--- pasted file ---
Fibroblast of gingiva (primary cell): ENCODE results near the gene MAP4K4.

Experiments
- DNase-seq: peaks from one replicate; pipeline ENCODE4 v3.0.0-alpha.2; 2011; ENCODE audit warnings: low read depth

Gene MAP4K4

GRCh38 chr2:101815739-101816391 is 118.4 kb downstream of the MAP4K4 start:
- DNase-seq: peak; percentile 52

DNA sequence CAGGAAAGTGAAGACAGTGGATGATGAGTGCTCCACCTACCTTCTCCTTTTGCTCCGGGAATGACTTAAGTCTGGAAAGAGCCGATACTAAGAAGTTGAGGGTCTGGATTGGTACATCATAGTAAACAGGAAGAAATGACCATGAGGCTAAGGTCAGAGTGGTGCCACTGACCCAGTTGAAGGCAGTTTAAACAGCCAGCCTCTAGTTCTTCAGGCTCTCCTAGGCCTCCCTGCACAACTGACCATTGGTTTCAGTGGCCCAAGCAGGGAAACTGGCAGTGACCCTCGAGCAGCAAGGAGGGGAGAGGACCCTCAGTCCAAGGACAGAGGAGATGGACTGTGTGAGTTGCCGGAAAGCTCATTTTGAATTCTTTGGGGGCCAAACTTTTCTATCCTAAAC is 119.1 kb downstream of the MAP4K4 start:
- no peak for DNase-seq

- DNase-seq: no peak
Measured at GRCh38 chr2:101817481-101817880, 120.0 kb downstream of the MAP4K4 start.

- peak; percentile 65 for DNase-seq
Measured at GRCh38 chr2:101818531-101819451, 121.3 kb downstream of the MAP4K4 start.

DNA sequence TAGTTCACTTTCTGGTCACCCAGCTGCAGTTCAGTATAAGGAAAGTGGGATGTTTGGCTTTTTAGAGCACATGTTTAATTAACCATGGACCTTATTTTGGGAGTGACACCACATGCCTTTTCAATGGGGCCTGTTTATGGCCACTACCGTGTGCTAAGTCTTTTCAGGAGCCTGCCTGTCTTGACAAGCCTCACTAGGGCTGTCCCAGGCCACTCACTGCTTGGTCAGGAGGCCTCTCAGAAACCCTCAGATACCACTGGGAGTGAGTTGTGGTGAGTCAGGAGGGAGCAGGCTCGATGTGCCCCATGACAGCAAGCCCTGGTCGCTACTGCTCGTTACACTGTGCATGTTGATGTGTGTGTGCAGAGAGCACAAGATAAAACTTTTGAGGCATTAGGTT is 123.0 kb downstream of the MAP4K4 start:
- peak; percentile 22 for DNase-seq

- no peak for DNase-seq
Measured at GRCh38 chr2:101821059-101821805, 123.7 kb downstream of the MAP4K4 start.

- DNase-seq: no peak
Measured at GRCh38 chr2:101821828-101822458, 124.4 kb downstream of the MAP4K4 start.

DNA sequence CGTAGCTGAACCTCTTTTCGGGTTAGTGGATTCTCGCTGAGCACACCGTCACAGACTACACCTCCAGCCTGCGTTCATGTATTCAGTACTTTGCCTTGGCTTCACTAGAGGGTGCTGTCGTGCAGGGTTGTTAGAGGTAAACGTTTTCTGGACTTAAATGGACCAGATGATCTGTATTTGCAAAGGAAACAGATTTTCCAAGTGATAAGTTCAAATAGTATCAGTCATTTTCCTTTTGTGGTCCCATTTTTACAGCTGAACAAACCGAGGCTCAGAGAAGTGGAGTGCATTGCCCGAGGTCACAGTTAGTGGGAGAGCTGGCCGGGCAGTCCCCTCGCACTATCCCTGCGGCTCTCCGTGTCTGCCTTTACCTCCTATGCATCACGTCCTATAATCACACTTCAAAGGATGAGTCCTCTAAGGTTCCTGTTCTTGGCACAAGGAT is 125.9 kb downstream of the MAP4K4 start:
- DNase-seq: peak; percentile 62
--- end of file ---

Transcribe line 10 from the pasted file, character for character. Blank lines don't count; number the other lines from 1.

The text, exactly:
Measured at GRCh38 chr2:101817481-101817880, 120.0 kb downstream of the MAP4K4 start.